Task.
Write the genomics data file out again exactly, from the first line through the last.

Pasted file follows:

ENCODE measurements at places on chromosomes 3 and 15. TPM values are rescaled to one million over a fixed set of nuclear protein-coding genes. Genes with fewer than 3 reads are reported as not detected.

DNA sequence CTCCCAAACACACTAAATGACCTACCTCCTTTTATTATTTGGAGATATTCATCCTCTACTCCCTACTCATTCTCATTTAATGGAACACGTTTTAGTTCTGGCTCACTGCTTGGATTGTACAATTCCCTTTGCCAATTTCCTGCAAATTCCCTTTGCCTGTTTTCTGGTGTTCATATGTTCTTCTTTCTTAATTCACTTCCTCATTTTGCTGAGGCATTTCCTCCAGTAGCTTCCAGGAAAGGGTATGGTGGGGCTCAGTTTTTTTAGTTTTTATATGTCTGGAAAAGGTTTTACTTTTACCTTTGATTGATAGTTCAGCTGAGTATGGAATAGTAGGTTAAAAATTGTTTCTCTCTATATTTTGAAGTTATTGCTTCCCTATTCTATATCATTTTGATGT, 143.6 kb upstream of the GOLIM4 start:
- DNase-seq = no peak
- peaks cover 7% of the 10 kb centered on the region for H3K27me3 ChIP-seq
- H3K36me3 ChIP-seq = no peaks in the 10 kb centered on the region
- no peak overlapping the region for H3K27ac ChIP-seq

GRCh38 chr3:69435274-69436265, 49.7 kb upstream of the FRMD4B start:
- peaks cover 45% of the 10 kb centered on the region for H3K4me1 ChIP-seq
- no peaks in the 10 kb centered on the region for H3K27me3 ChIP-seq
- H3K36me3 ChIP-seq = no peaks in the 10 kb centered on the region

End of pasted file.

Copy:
ENCODE measurements at places on chromosomes 3 and 15. TPM values are rescaled to one million over a fixed set of nuclear protein-coding genes. Genes with fewer than 3 reads are reported as not detected.

DNA sequence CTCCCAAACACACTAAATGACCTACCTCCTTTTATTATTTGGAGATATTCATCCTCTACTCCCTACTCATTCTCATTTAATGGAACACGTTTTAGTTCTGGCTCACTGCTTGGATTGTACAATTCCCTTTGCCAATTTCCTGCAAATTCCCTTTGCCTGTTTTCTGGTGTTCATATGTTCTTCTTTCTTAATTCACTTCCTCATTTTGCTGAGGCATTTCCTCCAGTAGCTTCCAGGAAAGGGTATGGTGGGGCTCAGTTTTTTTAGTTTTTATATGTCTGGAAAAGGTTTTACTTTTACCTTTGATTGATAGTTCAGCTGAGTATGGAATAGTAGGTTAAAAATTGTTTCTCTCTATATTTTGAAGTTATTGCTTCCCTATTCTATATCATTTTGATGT, 143.6 kb upstream of the GOLIM4 start:
- DNase-seq = no peak
- peaks cover 7% of the 10 kb centered on the region for H3K27me3 ChIP-seq
- H3K36me3 ChIP-seq = no peaks in the 10 kb centered on the region
- no peak overlapping the region for H3K27ac ChIP-seq

GRCh38 chr3:69435274-69436265, 49.7 kb upstream of the FRMD4B start:
- peaks cover 45% of the 10 kb centered on the region for H3K4me1 ChIP-seq
- no peaks in the 10 kb centered on the region for H3K27me3 ChIP-seq
- H3K36me3 ChIP-seq = no peaks in the 10 kb centered on the region